Tower Hamlets and the History of Bangladeshi Immigrants / Ilma Amin
Bangladeshis are no strangers to immigration. Be it for financial reasons or to seek asylum, London seems to be the landing place of choice for a new wave of migrants.
A specific area of resettlement seems to be the Borough of Tower Hamlets. The borough has an extensive history of migration from all over the world including Huguenots in the 18th century and Jews in the 19th century. During the civil war in 1971, many Bangladeshis immigrated to the UK, primarily from the Sylhet region. The borough now has the highest concentration of Bangladeshis, with one-third of the residents being Bengalis.
Many immigrants move to the UK to make money to send to their families. For some families, this money is their only source to finance their living. These Bangladeshis have established businesses and have forged careers as Uber drivers. Moreover, it is highly common for successful British-Bangladeshi businessmen to give back to their native land, creating informal economic ties between the two countries. Sylhet, a city in northeastern Bangladesh, is a good example of showing how infrastructure is fuelled by funds received from the UK; houses and even shopping centres have been built from such funds. Furthermore, the finances from British expatriates has led to businesses such as restaurants and hotels inspired by the themes of London, such as the notable example of London Fried Chicken.
As mentioned previously, Bangladeshi residents compose the largest single migrant group in Tower Hamlets, but they have also arrived from one of the poorest countries to London's poorest borough. It is estimated that around 44% of Tower Hamlets are in income poverty – a term that is defined as those living below 60 per cent of the UK household income, after housing costs. People from ethnic minorities are however, 64 percent more likely to live in poverty.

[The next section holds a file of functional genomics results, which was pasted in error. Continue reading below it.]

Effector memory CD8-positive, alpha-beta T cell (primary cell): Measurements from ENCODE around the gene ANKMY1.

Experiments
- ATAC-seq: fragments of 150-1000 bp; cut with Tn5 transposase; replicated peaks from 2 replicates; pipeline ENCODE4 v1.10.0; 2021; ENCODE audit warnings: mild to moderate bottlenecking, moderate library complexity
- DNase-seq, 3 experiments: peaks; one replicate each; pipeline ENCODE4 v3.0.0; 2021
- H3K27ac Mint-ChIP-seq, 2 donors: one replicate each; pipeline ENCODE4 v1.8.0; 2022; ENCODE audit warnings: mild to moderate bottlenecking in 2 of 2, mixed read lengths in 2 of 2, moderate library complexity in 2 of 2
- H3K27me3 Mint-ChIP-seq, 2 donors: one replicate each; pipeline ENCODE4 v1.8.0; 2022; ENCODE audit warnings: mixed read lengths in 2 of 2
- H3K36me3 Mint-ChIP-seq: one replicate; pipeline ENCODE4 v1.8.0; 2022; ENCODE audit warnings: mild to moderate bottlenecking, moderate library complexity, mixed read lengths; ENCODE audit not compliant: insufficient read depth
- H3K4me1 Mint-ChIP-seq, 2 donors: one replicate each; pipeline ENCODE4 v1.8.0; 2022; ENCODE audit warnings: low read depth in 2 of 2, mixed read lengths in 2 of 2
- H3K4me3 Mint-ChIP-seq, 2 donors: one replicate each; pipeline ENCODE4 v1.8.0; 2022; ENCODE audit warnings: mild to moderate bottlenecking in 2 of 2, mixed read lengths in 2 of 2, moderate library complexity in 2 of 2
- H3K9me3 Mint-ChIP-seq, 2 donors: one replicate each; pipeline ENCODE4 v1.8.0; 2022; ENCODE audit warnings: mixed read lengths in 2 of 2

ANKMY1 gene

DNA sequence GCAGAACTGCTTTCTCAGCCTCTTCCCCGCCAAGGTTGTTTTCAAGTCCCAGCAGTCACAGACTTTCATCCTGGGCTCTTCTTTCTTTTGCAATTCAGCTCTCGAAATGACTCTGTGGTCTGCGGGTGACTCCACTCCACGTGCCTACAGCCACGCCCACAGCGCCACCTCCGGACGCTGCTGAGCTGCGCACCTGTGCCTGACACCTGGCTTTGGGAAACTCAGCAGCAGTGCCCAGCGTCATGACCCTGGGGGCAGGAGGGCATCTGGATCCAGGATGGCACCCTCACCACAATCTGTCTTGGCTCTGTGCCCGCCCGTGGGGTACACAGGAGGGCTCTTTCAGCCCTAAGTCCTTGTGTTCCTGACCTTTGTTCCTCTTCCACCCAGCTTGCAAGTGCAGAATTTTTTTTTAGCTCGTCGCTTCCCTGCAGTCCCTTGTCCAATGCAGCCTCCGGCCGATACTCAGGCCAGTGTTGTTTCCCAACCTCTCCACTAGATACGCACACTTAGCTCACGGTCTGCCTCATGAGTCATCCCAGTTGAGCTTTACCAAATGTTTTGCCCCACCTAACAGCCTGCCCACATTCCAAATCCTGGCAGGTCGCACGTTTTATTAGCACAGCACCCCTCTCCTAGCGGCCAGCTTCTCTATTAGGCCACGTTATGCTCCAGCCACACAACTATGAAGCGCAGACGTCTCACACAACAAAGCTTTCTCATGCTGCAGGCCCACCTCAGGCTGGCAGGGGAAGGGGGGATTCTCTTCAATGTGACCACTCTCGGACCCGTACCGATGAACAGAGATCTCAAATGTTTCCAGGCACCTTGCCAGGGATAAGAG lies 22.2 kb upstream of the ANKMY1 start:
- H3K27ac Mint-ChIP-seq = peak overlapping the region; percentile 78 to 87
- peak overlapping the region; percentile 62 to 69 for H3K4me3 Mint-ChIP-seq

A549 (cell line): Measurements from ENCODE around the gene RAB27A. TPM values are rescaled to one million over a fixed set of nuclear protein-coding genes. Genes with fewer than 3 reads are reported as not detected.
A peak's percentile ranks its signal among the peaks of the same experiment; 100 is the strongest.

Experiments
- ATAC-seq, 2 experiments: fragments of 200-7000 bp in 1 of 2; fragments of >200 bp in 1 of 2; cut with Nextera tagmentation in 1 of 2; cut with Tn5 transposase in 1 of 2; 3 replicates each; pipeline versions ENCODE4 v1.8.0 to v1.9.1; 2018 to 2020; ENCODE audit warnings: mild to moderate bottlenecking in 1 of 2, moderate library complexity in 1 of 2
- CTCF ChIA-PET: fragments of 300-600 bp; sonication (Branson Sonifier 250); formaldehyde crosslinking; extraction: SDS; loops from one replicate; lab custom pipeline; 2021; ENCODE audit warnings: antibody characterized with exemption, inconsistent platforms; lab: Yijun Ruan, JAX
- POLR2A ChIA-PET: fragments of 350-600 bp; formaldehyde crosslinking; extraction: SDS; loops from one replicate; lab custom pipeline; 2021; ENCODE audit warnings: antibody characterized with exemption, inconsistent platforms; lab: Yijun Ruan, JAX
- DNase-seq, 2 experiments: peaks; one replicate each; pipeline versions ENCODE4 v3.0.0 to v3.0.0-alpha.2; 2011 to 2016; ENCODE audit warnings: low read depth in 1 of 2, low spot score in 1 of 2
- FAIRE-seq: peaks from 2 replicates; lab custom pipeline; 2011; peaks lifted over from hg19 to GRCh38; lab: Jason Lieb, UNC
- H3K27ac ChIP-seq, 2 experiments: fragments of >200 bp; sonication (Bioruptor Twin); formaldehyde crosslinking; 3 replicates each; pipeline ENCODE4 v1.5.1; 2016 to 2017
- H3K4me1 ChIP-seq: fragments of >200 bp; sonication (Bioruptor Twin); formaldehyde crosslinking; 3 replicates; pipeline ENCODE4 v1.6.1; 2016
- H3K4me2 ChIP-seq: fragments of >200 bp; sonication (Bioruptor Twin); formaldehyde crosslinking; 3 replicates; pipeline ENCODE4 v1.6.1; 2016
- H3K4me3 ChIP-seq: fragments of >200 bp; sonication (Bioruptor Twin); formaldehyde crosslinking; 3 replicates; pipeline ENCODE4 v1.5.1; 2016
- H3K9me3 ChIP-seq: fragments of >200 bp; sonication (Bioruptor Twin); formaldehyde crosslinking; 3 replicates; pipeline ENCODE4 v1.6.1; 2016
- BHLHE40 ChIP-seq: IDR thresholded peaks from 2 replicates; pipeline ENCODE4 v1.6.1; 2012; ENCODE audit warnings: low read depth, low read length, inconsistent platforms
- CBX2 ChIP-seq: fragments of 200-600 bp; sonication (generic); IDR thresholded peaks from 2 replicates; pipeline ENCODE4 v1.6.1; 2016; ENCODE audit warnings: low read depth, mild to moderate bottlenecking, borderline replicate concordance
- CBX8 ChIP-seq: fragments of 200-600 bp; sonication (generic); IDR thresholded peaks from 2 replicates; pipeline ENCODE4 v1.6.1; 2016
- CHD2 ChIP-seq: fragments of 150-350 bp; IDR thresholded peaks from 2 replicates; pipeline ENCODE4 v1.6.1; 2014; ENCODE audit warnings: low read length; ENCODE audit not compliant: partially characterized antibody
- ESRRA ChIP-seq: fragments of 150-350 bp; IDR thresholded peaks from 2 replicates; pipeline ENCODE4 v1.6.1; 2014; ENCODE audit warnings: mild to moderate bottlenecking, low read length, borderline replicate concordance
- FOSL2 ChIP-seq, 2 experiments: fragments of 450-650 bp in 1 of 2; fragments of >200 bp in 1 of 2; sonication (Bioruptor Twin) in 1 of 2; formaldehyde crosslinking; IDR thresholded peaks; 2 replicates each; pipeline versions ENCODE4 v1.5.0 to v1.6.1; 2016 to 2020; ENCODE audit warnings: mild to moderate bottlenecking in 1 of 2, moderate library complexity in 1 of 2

Like most inner London boroughs, Tower Hamlets also suffers from a lethal concoction of housing crisis, high childcare costs and lower maternal employment. Less than 30 percent of homes in the borough are deemed affordable, and therefore has led to overcrowding, affecting one in six households, is particularly acute due to large family sizes and high rents.
But nonetheless, Bangladeshis have made their mark in London hosting famous curry houses, grocery stores and fashion boutiques catering to South East Asians. It is estimated that there are 9000 restaurants in the UK that are Bengali owned with a vast majority that can be found in Brick Lane. The restaurant business alone contributes £2 billion to the economy. Brick Lane and the high road in Whitechapel provide an example of the thriving Bangladeshi owned businesses that not only offer local goods imported from Bangladesh, but a sense of community and reinforcement of identity to those who feel far away from home.
A replica of the Shaheed Minar War Memorial has been erected in the heart of Tower Hamlets thus reinforcing the Bangladeshi identity. The memorial marks the Bangladesh national liberation struggle from the 1971 Civil War. The marked a significant time for the nation known as East Pakistan back then where they freed themselves of being ruled by West Pakistan (now known as Pakistan). But for the Bangladeshi community of Tower Hamlets, the memorial also serves as a recognition of their continuity with the homeland.
The thriving streets of Tower Hamlets offer a fascinating insight into the British Bengali experience as shaped by the community’s significant contribution to contemporary UK culture, from food, to politics and architecture.
Words by Ilma Amin, Editor for the Culture of Asia
Photography by Alia Romagnoli